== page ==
Notes

  1. Special Tools: KitchenAid Stand Mixer | 5-qt Tilt-Head Glass Measuring Bowl | Zester | Spatula | Pastry Brush | Madeleine Pan | Sifter | Glass Mugs
  2. Flour: Sift flour before measuring.
  3. Adapted from From Julia Child’s Kitchen (I reduced the sugar, oven temperature, sifted the flour, added baking powder, and did not flour the pan)

190 Comments

  1. Merci beacoup! Cette recette est parfait et j’aime bien. Mes madelines étaient beaux et ma famille a pensé qu’ils étaient délicieux. Elles étaient meilleures que les madeleines que j’achetais chez Costco.

  2. is there any way to make these without the Madeleine pan?

    1. Trina @ Sally's Baking Addiction says:

      Hi Maria, a mini muffin pan works, but the texture of the little cakes will be different. We found that you really need the scallop pan to produce the iconic crisp edges.

  3. I’ve had a pan for years but have never made these and found. Your recipe and their in the oven as we speak excited to try these out fingers crossed!

  4. In addition to my previous comment the cakes came out beautiful in color and shape. I greased my already non stick pan as required with melted butter they came out beautifully no sticking at all. I never got the icon bump on the one side but I didn’t mind and I found them. More cakey dense and a bit spongy but I enjoyed them just the same I probably will make them again cause I love anything lemon based. I also noticed I kept the dough in the fridge for 1hr as required and it was kind of firm but I still made 21 nice cakes.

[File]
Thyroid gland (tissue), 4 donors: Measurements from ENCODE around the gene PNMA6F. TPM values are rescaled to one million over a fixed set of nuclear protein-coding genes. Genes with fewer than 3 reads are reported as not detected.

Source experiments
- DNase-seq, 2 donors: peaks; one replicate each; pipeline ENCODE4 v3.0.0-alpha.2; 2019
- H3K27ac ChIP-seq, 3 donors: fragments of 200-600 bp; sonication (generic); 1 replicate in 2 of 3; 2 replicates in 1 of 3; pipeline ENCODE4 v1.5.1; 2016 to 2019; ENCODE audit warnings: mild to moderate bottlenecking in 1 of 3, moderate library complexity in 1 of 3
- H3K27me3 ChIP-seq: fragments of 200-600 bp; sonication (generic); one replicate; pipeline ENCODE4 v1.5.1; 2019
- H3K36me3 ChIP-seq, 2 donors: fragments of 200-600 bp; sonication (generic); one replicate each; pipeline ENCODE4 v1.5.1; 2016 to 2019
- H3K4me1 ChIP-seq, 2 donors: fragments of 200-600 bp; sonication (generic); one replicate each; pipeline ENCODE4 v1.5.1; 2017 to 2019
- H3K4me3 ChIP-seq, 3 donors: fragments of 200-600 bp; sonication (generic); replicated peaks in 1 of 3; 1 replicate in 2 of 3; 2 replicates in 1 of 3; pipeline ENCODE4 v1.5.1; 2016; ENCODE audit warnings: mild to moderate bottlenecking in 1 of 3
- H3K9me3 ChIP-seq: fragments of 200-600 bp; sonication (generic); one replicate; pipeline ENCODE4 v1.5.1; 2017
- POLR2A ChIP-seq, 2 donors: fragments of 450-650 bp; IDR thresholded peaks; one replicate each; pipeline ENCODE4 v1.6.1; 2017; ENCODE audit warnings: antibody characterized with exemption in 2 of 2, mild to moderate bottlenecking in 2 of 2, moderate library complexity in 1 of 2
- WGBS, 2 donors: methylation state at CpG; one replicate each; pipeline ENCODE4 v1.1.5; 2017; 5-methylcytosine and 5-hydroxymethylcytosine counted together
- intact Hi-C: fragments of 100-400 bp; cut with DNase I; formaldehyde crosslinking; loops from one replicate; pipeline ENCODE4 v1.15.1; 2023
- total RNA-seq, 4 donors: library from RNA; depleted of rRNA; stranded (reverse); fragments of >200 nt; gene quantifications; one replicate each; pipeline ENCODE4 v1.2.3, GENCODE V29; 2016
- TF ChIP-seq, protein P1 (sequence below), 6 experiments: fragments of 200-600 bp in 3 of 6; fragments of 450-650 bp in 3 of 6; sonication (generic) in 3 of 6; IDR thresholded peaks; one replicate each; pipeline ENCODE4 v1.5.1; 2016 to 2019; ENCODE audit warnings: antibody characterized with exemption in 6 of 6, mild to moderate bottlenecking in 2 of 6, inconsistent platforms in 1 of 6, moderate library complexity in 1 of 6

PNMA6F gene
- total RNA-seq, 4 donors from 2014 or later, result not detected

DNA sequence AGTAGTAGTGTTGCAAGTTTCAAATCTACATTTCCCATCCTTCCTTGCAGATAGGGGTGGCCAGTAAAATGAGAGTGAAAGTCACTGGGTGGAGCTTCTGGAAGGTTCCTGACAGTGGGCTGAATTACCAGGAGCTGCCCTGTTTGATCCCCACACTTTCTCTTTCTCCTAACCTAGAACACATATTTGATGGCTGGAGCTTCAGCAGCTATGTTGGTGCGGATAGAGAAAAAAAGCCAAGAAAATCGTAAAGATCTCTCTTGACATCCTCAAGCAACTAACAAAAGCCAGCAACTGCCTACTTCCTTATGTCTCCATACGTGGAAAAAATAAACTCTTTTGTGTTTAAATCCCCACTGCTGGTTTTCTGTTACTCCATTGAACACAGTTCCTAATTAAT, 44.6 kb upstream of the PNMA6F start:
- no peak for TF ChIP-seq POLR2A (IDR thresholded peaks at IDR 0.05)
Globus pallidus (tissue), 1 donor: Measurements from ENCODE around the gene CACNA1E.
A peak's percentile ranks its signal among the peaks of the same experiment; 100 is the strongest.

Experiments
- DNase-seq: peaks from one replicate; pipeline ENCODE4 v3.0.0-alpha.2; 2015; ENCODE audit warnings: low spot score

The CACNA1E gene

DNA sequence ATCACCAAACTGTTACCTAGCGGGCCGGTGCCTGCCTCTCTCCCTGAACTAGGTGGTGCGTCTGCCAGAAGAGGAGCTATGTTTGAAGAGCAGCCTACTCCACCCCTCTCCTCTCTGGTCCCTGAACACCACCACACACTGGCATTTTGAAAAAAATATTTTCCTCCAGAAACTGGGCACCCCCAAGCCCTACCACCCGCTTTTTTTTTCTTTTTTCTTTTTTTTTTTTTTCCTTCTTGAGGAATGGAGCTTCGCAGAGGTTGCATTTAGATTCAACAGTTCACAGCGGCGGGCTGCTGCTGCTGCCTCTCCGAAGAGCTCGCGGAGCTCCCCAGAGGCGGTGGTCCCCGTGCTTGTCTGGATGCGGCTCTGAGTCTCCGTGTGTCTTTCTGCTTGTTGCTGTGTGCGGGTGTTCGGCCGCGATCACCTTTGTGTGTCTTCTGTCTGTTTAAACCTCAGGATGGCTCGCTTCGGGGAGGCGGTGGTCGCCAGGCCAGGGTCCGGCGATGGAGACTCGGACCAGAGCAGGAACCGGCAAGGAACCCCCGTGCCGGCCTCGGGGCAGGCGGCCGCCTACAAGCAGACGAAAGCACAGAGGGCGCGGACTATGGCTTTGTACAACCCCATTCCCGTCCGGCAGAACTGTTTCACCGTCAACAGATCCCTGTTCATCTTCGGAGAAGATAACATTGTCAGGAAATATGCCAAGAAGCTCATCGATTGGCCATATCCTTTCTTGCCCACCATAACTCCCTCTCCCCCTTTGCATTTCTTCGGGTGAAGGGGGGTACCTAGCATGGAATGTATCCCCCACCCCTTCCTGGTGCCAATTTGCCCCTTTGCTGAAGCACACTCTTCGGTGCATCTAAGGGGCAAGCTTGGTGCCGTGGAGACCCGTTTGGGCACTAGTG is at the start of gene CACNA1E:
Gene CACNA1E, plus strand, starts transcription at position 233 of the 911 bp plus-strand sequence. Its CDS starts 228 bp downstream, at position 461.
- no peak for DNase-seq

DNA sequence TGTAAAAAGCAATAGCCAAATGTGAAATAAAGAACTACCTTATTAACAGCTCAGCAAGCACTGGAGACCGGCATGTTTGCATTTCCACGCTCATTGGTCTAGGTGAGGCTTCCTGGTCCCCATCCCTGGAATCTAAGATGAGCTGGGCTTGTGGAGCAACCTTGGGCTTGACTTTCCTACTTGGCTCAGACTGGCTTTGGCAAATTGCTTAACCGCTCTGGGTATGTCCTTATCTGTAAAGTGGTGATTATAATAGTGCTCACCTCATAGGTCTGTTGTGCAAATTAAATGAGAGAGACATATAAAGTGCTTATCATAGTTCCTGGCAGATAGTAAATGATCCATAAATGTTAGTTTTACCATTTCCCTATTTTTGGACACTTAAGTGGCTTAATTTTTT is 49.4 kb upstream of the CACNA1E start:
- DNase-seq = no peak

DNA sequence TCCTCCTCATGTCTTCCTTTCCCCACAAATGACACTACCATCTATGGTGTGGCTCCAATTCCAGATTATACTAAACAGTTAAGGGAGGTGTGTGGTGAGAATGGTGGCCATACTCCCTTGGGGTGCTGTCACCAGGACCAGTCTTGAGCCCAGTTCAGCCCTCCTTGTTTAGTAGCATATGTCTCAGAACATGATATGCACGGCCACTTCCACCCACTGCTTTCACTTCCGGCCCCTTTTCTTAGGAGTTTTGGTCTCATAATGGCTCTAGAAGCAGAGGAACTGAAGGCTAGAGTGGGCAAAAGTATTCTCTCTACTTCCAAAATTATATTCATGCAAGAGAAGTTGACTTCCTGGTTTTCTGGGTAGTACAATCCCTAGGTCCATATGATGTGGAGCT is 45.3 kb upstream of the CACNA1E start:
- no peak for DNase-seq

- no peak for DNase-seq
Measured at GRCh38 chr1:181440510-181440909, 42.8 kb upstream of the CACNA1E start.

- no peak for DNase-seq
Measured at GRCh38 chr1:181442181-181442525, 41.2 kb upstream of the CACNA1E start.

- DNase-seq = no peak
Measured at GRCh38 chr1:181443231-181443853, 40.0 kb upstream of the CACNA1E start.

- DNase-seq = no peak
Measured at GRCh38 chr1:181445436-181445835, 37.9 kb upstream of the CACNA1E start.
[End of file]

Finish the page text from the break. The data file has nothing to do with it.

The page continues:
5. Excellent recipe. Well explained. My madeleines were beautiful!

  6. Madeleine Cogbill says:

    Quick question: Do you sift all the dry ingredients or just the flour?

    1. Trina @ Sally's Baking Addiction says:

      Just sifting the flour will be sufficient. Happy baking!

  7. I agree with some of the comments that chilling as long as the recipe instructs makes the batter much too hard. But, after leaving the batter at room temp for 10ish minutes, I was easily able to scoop. Also, I used a mini silicon Madeleine pan and they were springy and just beginning to brown on the edges at 11 minutes. Came out great!

  8. Anna Rekatas says:

    The same happened to me, but became a lot thinner after adding the melted butter.

  9. Bernard Farrell says:

    First time making and eating madeleine’s and they were wonderful. On our pan we got 16 madeleines in 2 batches. An easy recipe overall and one we’ll be making again.

  10. I followed the recipe to the T and although I left my batter in the fridge overnight, I find that it was still firm enough to use an ice cream scoop onto the pan. It baked out well, and the taste and texture was beyond great. I finished the small cakes with a lemon glaze and a sprinkle of lavender sea salt.

    1. I’m on my second batch. Well actually my third but I forgot to add the sugar in the 2nd so that one doesn’t count.

      This recipe is great and the pictures were quite instructional – having never tried these before. This is a great template that worked so well for me that my last batch included I added 1T of poppyseed and a bit of freshly squeezed lemon (not quite half a lemon). CAREFULLY folding the dry ingredients was definitely required. Thank you!

  11. May i ask if we have to bake it with fan or without? Thanks

  12. Absolutely love this recipe — I had been cooking madeleines for years, and couldn’t believe how the 8 minutes of beating the eggs transformed the texture of my madeleines! I’ve now been cooking *these* for years 🙂

    A question — how would you recommend modifying the recipe for use with meyer lemons instead of traditional? Thank you!